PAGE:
Bioactive agents encompass numerous chemical classes, though typically they are organic molecules, preferably small organic compounds having a molecular weight of more than 100 and less than about 2,500 Daltons. Bioactive agents comprise functional groups necessary for structural interaction with proteins, particularly hydrogen bonding, and typically include at least an amine, carbonyl, hydroxyl or carboxyl group, and preferably at least two of the functional chemical groups. The bioactive agents often comprise cyclical carbon or heterocyclic structures and/or aromatic or polyaromatic structures substituted with one or more of the above functional groups. Bioactive agents are also found among biomolecules including peptides, nucleic acids, saccharides, fatty acids, steroids, purines, pyrimidines, derivatives, structural analogs or combinations thereof. Particularly preferred are nucleic acids and peptides.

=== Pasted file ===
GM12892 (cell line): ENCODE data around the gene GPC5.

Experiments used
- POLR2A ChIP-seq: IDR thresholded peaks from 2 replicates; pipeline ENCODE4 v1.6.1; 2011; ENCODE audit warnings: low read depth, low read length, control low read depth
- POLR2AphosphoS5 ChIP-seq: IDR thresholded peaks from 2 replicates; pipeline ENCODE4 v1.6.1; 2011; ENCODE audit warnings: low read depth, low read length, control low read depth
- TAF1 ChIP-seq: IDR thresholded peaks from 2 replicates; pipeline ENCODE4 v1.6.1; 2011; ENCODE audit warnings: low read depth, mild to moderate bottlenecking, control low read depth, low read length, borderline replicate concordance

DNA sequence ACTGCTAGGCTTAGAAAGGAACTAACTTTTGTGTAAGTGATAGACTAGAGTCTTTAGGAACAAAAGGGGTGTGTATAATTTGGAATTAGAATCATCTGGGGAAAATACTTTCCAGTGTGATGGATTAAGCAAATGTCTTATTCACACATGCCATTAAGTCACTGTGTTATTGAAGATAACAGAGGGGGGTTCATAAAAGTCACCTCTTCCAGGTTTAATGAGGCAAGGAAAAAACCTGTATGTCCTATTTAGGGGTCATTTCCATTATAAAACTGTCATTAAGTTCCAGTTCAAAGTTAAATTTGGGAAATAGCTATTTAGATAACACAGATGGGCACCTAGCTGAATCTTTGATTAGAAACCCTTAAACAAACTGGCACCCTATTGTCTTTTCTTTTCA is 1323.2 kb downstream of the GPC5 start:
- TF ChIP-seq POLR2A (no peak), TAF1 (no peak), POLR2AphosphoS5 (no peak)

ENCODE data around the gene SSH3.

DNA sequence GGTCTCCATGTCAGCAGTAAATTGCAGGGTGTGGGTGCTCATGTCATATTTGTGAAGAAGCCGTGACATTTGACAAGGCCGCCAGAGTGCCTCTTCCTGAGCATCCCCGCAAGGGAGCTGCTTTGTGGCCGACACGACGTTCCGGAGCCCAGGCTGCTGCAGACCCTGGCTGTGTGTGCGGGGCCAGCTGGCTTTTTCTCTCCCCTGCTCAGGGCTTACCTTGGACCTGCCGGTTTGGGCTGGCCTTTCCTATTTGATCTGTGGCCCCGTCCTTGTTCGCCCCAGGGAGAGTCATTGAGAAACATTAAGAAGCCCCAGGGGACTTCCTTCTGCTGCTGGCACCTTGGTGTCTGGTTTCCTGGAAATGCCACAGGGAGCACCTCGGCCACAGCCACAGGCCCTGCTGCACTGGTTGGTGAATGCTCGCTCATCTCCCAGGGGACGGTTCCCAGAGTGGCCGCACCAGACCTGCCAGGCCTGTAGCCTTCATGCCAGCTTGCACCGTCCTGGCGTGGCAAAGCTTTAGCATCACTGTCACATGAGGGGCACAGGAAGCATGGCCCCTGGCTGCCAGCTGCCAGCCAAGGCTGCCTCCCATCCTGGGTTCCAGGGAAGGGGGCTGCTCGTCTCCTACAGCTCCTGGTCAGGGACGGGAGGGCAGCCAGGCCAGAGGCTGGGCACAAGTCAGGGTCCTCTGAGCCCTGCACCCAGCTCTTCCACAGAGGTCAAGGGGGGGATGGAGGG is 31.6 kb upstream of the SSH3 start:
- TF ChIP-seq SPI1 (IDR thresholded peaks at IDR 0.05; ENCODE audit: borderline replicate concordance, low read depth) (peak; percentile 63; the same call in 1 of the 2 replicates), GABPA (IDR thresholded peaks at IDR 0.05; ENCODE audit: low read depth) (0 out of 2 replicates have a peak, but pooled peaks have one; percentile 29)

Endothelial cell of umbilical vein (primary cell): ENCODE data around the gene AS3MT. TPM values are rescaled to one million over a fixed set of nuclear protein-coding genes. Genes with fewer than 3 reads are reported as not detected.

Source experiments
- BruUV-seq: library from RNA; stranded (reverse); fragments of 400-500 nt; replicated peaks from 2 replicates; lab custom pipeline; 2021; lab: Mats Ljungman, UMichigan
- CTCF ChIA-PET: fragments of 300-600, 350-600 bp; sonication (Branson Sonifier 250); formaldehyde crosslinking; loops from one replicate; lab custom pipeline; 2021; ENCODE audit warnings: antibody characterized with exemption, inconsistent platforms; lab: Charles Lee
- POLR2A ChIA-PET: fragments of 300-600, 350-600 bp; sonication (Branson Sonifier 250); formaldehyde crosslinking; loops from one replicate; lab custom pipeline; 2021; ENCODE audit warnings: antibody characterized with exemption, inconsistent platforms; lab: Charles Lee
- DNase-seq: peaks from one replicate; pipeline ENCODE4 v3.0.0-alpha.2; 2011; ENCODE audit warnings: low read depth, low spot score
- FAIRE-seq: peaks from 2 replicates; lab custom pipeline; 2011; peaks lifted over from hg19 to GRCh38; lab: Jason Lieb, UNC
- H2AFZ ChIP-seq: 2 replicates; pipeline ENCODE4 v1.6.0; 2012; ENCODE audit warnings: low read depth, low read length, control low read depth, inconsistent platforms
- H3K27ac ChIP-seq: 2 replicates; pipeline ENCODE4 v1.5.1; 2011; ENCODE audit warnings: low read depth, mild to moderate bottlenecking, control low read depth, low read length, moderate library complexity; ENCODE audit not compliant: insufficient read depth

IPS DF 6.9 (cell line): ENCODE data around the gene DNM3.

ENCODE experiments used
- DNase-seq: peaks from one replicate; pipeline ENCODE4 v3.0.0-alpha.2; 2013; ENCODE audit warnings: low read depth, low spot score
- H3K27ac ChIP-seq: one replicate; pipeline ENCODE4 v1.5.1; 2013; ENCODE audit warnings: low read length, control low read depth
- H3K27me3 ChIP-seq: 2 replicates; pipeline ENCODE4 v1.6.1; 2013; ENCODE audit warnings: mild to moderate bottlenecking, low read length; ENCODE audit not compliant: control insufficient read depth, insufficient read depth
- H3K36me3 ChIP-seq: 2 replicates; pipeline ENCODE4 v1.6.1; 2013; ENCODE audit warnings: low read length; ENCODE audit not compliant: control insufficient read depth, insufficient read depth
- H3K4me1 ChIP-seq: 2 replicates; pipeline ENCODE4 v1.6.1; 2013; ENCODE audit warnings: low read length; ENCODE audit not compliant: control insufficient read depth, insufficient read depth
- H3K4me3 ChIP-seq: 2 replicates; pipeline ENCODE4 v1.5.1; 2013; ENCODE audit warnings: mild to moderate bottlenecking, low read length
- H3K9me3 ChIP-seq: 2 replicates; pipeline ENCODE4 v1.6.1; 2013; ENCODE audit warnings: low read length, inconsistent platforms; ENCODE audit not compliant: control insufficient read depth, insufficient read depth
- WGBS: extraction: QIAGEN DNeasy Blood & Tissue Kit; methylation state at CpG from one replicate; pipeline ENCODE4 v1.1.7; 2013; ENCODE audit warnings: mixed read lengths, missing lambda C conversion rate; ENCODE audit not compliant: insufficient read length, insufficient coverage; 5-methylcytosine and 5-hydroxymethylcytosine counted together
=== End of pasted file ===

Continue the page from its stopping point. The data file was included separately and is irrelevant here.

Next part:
Bioactive agents can be obtained from a wide variety of sources including libraries of synthetic or natural compounds. For example, numerous means are available for random and directed synthesis of a wide variety of organic compounds and biomolecules, including expression of randomized oligonucleotides. Alternatively, libraries of natural compounds in the form of bacterial, fungal, plant and animal extracts are available or readily produced. Additionally, natural or synthetically produced libraries and compounds are readily modified through conventional chemical, physical and biochemical means. Known pharmacological agents may be subjected to directed or random chemical modifications, such as acylation, alkylation, esterification and/or amidification to produce structural analogs.